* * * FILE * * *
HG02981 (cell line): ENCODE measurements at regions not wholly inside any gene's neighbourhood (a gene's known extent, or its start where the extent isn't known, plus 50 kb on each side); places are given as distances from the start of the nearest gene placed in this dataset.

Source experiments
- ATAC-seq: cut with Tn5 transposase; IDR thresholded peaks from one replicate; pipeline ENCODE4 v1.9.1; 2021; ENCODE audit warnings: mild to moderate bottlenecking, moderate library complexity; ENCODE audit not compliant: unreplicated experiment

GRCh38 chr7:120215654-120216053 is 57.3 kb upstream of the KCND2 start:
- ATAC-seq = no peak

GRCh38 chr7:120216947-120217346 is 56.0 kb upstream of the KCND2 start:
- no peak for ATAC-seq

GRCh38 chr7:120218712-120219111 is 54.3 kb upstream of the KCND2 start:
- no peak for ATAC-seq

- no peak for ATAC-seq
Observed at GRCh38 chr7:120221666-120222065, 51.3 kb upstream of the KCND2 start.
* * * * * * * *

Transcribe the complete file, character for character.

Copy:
HG02981 (cell line): ENCODE measurements at regions not wholly inside any gene's neighbourhood (a gene's known extent, or its start where the extent isn't known, plus 50 kb on each side); places are given as distances from the start of the nearest gene placed in this dataset.

Source experiments
- ATAC-seq: cut with Tn5 transposase; IDR thresholded peaks from one replicate; pipeline ENCODE4 v1.9.1; 2021; ENCODE audit warnings: mild to moderate bottlenecking, moderate library complexity; ENCODE audit not compliant: unreplicated experiment

GRCh38 chr7:120215654-120216053 is 57.3 kb upstream of the KCND2 start:
- ATAC-seq = no peak

GRCh38 chr7:120216947-120217346 is 56.0 kb upstream of the KCND2 start:
- no peak for ATAC-seq

GRCh38 chr7:120218712-120219111 is 54.3 kb upstream of the KCND2 start:
- no peak for ATAC-seq

- no peak for ATAC-seq
Observed at GRCh38 chr7:120221666-120222065, 51.3 kb upstream of the KCND2 start.